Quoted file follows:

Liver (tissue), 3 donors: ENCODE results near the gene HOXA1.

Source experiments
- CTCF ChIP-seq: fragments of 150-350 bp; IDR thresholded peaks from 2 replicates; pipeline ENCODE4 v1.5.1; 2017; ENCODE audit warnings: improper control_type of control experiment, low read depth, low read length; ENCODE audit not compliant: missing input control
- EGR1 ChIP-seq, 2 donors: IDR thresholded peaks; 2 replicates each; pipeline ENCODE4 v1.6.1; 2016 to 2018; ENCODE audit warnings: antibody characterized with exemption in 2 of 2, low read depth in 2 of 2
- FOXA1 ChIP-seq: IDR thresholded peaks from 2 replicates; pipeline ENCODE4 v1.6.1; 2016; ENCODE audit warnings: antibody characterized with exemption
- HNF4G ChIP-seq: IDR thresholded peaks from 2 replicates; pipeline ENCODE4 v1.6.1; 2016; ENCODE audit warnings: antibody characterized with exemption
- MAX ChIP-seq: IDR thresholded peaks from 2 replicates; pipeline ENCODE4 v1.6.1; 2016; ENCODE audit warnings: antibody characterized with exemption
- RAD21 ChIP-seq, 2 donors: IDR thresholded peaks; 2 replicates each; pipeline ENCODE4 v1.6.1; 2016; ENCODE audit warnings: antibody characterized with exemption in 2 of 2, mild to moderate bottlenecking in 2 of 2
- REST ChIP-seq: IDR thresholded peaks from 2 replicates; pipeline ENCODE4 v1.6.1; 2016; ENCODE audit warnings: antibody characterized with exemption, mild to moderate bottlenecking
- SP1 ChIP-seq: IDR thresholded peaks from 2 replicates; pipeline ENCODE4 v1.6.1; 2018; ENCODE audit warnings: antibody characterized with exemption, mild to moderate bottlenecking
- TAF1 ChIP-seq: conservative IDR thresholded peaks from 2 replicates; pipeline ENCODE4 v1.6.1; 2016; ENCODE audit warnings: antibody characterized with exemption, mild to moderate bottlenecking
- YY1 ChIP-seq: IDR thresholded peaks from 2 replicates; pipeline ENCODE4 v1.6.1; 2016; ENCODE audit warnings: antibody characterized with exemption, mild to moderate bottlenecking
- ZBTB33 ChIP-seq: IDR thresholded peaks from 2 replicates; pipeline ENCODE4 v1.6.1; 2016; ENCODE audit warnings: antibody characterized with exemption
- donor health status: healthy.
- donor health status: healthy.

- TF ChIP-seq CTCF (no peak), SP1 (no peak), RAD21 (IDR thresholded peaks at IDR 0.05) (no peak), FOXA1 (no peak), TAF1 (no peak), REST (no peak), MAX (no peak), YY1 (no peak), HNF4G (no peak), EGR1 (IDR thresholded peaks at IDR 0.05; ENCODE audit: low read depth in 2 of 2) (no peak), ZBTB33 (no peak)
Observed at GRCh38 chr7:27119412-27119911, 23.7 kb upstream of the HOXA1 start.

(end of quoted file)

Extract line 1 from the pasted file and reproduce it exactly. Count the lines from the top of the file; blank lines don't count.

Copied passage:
Liver (tissue), 3 donors: ENCODE results near the gene HOXA1.